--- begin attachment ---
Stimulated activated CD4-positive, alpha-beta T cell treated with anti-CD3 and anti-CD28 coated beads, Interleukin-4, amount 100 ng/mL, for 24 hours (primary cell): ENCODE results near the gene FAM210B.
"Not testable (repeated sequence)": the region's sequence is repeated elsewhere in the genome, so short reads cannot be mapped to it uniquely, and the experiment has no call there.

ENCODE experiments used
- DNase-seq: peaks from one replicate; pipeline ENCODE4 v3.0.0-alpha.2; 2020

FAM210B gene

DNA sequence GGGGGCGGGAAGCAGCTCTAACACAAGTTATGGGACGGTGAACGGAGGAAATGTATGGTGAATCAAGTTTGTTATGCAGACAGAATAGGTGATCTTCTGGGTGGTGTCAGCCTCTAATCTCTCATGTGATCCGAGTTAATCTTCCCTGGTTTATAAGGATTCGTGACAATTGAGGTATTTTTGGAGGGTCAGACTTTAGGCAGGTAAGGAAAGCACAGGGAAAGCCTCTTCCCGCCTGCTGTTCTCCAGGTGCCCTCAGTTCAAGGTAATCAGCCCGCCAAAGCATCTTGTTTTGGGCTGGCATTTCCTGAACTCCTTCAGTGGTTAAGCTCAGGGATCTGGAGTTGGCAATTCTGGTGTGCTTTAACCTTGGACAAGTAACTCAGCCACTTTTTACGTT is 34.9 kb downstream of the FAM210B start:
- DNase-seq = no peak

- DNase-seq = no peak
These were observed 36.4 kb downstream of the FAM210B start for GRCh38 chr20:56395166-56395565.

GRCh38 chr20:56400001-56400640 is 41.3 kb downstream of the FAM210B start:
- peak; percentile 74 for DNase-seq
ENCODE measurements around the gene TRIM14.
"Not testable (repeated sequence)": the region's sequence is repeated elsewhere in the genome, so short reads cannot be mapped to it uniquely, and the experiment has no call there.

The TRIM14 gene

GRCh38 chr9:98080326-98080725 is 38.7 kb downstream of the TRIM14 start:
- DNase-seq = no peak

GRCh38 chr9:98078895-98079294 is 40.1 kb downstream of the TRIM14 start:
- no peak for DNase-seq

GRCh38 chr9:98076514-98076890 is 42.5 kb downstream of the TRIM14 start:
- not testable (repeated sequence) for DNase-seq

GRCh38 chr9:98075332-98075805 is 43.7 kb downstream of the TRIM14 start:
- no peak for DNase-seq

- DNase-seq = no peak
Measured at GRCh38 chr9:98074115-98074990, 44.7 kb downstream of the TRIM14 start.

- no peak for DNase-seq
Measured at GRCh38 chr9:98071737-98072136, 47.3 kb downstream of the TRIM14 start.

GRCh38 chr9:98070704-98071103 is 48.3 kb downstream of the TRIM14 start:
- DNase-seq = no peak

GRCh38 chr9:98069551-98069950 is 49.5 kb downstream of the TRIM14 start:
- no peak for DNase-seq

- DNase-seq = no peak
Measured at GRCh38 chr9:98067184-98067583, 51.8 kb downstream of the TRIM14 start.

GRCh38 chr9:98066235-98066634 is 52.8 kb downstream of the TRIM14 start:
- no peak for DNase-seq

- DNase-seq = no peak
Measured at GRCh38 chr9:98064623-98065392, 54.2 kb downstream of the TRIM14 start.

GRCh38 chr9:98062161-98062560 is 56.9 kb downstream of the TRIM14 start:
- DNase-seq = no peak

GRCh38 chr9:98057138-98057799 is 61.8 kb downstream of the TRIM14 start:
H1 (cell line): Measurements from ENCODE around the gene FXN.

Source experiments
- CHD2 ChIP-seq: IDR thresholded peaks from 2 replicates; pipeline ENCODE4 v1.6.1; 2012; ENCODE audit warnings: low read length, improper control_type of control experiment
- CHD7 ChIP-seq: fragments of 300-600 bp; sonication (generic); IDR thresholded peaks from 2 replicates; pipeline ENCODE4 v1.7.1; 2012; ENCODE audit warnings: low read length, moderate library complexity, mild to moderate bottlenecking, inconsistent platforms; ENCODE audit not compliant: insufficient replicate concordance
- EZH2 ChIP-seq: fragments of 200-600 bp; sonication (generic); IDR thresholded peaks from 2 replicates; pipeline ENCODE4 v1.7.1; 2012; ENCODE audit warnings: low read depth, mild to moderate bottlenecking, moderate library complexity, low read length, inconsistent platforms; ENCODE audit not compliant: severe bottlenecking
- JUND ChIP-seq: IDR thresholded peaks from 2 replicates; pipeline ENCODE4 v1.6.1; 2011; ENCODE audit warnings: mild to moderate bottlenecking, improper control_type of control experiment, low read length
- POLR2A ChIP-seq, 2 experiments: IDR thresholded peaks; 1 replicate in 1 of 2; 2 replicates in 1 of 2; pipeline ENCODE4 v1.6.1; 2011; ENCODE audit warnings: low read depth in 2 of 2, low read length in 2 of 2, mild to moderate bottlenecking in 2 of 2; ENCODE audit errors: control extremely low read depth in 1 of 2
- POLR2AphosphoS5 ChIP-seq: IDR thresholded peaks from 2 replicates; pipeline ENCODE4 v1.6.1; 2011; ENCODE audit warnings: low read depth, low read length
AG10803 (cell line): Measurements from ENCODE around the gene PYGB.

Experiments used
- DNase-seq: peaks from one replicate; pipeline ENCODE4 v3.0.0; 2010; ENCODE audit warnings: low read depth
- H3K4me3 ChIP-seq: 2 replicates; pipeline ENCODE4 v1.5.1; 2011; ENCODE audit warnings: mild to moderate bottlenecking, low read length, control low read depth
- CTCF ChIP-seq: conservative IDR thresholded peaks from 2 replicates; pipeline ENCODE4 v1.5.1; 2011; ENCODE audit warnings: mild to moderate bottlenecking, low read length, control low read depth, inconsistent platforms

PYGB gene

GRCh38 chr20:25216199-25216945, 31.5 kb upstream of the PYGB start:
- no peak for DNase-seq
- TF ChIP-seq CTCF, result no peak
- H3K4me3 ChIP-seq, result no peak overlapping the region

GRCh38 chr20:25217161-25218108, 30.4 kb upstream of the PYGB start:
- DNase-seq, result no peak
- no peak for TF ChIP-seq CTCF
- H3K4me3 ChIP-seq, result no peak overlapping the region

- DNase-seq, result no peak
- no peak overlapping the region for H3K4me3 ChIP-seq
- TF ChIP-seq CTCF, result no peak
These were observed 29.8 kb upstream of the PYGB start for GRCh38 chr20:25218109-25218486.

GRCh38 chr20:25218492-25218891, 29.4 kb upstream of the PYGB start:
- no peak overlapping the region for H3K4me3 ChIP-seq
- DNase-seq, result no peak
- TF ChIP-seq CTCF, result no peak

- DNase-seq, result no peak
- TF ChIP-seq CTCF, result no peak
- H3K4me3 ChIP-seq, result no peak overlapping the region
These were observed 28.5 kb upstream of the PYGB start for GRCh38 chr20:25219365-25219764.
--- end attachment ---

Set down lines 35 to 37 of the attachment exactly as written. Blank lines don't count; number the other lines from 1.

- DNase-seq = no peak
Measured at GRCh38 chr9:98064623-98065392, 54.2 kb downstream of the TRIM14 start.

GRCh38 chr9:98062161-98062560 is 56.9 kb downstream of the TRIM14 start: